You have to say the title of this blog in a New York accent. You know the New York accent? It’s my 4th favourite accent after Mediterranean French, Welsh, and Russian. It’s quite possible my next book with have a character from New York as I have just realised that my first book had French and Russian characters and my second had two Welsh characters and I have absolutely no idea why! And as I write this I remembered that Alia Henry and the Ghost Writer does have a character from New York; Mrs Grant!
Okay So I’ll have to decide on my 5th favourite accent… I know! Irish!
You’ve probably guessed by the title that I have signed up for the Masterclass app and I am currently working my way through the James Patterson lessons. He’s droll and unpretentious, and says he absolutely loves writing. I love when famous creatives say they love their work and are not scared to be all nerdy about it. I am currently devoting 20 minutes each morning to sitting down with my journal and a pen to listen to the lessons. I wanted to give it my total focus and I have to set a timer or I might sit there all day! It’s fantastic (said in a New York accent…in my head anyway!)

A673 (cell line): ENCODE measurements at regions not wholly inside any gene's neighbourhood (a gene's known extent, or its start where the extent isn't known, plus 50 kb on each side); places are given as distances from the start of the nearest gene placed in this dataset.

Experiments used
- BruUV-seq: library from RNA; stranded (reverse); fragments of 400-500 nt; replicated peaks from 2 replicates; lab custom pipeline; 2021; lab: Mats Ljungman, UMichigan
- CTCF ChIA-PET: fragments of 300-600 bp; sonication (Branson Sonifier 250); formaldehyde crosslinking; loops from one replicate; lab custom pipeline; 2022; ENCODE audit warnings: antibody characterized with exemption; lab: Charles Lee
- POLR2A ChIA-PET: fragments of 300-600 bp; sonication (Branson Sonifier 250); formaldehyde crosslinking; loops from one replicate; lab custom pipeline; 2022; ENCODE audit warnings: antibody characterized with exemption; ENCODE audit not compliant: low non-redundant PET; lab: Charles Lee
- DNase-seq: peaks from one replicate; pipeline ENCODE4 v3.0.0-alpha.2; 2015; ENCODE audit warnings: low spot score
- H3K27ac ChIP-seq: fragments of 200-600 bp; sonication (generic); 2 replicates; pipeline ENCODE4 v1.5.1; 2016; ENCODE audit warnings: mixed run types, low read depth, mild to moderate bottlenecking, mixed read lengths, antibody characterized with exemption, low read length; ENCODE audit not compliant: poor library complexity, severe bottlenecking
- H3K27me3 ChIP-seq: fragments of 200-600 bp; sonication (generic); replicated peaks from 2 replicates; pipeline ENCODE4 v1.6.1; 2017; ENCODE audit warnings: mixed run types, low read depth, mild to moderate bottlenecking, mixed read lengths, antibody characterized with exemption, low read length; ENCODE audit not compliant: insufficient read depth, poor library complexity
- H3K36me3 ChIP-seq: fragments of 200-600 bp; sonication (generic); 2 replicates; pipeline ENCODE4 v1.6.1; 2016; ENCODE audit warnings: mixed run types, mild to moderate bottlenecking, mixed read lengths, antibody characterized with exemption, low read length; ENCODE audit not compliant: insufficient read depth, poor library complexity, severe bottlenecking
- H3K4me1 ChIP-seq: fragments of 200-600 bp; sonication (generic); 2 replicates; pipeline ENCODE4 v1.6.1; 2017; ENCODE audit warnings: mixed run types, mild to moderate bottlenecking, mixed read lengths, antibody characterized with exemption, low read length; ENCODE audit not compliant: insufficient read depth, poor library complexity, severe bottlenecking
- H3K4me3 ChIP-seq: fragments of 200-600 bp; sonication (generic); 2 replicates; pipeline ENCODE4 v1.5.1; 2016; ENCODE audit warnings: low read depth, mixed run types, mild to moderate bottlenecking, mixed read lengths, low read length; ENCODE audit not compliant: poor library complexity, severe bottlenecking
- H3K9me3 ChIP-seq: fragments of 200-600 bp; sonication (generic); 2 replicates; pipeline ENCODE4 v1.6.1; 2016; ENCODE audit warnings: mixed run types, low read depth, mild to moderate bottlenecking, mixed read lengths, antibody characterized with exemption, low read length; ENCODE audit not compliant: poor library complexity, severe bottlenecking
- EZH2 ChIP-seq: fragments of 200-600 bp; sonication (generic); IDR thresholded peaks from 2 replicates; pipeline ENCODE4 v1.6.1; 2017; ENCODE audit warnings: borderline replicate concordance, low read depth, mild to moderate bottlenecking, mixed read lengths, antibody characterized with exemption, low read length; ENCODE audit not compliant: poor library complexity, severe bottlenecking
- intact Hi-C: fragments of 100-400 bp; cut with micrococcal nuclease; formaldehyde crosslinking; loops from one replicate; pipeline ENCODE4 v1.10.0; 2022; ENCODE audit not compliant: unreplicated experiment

I’m up to the editing lessons now which is handy because I am editing my new novel Circle of Ashes. I actually love editing and it seems I already have a similar process to Patterson. I write my first draft mostly longhand then voice-to-text it into a word document. Word tends to not appreciate my Australian accent so I’ll have to work on my diction. Then I go through the drafts repeatedly fleshing out the story and improving as I go. I think a lot of writers view editing as ‘fixing mistakes’ but Patterson urges us simply to view it as improving upon the basic story. But I found myself getting bogged down in a chapter last week. It’s the first chapter in a different POV and finding the voice of that character is challenging. Dr Barton could sound a bit like me I suppose, like most of my other characters…? But Gallice must sound different; She is a neo-lithic Druid acolyte after all.